I recently completed two 8-song albums, which you can download for FREE here and here. This is the story behind them.
During the final year or two of my band Shaimus, I started recording a few songs as a side project. They were mostly straight-ahead rock and acoustic-based, singer/songwriter songs; they didn't really fit into the Shaimus repertoire, which was heading in a more experimental, indie-rock direction. And while my personal tastes were more aligned with the music the band was making, I needed an outlet for these songs. I also needed to start carving out an identity for myself that was entirely separated from the band—which turned out to be a good choice, since we broke up not too long after.
Along with my newfound freedom, I found myself in a mini-existential crisis, a place where I felt like I needed to establish to the world what I represented as an artist outside the band that had defined me for so long. But the songs I had been recording on the side, still unfinished, didn't reflect that. They still felt like a side project to what I really wanted to do. So with my ear no longer interested in them, I abandoned the songs and worked on an EP called Vignette under the moniker E8. This was my new personal statement.
Taking a Step Back
That EP was a step in the right direction, but I realized I needed to step away from music for a little while to gather myself and re-prioritize, rather than dive head-first into a new project. When it was finally time for me to return to making music, I discovered a couple things with my fresh perspective: first, it probably wasn't necessary for me to create a nom de plume to separate myself from the past (or to hide my common name), and second, some of the songs I had abandoned were actually pretty good. I dug them up and decided that, even if I had outgrown many of these tunes, I might as well finish them. After all, there might be someone who got genuine enjoyment out of them, so why hide them away?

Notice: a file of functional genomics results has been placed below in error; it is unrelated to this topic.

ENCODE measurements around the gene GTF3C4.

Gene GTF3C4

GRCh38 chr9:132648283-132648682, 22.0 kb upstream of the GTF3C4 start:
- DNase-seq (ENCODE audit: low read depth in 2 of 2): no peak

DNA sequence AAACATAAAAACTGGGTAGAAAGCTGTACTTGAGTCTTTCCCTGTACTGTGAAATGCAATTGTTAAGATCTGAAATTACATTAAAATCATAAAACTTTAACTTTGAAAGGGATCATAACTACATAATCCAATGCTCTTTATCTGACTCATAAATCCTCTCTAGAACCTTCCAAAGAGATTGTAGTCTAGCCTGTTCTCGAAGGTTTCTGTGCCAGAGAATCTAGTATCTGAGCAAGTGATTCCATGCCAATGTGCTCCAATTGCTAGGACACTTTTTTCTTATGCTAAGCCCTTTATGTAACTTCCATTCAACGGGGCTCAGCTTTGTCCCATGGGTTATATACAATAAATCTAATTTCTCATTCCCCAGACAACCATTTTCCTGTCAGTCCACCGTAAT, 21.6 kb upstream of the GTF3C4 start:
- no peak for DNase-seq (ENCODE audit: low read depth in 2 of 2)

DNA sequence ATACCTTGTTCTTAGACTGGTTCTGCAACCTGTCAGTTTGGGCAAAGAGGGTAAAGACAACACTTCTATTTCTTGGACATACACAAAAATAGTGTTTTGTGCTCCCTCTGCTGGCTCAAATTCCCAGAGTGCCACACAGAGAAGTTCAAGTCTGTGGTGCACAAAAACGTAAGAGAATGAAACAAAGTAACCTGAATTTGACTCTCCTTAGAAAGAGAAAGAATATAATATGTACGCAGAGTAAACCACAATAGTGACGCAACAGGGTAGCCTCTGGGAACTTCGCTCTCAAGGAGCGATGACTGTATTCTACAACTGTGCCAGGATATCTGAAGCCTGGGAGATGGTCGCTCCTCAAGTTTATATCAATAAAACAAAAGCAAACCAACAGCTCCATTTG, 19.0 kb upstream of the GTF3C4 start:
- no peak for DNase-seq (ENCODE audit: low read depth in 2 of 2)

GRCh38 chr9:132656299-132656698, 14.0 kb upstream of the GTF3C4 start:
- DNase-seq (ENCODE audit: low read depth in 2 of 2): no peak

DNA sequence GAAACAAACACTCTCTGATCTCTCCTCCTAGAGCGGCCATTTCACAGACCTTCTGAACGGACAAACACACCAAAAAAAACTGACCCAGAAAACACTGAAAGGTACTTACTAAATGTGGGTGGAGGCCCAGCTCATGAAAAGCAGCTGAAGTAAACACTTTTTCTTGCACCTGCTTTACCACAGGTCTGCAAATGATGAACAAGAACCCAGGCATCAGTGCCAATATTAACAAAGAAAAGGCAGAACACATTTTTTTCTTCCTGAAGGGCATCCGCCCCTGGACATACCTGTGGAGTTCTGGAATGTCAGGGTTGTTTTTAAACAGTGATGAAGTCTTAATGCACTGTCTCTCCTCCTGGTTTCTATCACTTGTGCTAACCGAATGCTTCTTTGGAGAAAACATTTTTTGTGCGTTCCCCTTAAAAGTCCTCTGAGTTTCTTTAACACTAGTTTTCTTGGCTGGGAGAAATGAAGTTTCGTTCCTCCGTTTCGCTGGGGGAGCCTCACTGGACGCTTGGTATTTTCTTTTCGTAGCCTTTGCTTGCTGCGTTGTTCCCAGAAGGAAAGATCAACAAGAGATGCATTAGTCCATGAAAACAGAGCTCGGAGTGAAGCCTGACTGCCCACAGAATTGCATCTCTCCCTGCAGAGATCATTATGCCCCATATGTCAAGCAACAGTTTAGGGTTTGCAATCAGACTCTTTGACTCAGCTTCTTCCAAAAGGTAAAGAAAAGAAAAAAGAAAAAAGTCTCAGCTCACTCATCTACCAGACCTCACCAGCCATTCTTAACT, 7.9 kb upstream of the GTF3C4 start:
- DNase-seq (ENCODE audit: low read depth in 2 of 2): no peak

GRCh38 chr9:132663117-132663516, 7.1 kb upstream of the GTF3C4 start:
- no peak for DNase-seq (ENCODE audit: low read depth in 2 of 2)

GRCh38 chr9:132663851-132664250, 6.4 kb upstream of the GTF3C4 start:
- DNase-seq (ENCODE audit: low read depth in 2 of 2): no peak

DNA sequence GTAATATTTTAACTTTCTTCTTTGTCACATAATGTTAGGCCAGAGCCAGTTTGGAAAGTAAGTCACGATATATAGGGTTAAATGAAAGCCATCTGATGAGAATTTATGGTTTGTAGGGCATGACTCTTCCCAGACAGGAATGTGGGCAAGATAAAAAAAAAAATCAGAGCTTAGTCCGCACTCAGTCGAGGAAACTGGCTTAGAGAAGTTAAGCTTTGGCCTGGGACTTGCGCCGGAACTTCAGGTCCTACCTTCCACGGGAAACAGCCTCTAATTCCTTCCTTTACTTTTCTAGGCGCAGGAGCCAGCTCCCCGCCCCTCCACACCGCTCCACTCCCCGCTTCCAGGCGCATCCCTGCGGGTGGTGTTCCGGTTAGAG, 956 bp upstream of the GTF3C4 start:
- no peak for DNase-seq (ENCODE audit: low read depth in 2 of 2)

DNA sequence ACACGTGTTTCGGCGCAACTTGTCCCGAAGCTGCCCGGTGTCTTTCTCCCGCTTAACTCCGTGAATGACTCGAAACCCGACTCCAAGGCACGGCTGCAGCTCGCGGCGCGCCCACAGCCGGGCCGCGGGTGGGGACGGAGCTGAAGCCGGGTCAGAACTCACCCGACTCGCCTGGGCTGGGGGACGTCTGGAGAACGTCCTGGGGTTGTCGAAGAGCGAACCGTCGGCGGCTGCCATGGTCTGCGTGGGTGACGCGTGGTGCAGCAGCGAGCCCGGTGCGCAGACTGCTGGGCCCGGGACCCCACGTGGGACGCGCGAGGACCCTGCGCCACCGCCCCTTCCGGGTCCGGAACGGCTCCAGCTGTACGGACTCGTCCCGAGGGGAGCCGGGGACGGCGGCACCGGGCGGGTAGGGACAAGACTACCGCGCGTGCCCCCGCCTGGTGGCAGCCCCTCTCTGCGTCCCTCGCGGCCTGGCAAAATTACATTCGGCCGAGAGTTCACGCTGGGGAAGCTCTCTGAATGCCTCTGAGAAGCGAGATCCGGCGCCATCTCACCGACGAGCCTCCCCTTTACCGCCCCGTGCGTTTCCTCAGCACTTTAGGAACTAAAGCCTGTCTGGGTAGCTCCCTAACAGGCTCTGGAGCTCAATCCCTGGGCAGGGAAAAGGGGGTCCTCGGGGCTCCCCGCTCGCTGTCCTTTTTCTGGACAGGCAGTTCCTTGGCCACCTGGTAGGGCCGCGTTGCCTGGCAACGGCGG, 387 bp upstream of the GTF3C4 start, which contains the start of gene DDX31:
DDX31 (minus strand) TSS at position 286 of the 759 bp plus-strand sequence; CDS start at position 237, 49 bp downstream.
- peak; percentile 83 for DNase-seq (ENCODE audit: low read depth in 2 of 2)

What did it matter what artistic statement they made if the overall song quality was good? I didn't want to have only unfinished demos to show for myself in the time it took me to record my next project, whenever that might be. These songs did represent a period of my life. There was no reason to deny it. Besides, the stakes were incredibly low, and just having the ideas of these songs wasn't an accomplishment. So I dusted off the old tracks, remixed and added parts, threw in a few newer songs that fit the vibe, and was finally able to close the book on a chapter of my life that had been relegated to the bargain bin of my creative mind for years. As a bonus, I used these songs as practice to dramatically improve as a mixing engineer (something I've struggled with in the past). The recordings wound up turning into two 8-song albums that are available for free, and I highly encourage freely sharing this music with anyone who might enjoy them.
So I learned to stop over-thinking things. And I learned that you can't take what you create so seriously that you hide away anything that isn't perfect. You'll never progress, you'll have little to show for yourself but extended periods of silence and possibly the regret of not putting yourself out there, and you'll never get over the unattainable goal of being brilliant all the time. You'll never learn that it's the imperfections and vulnerabilities that make what you create unique. And so, as I occupy myself with bigger and better things, I'm happy to have you listen to these songs—and maybe even like them, god forbid.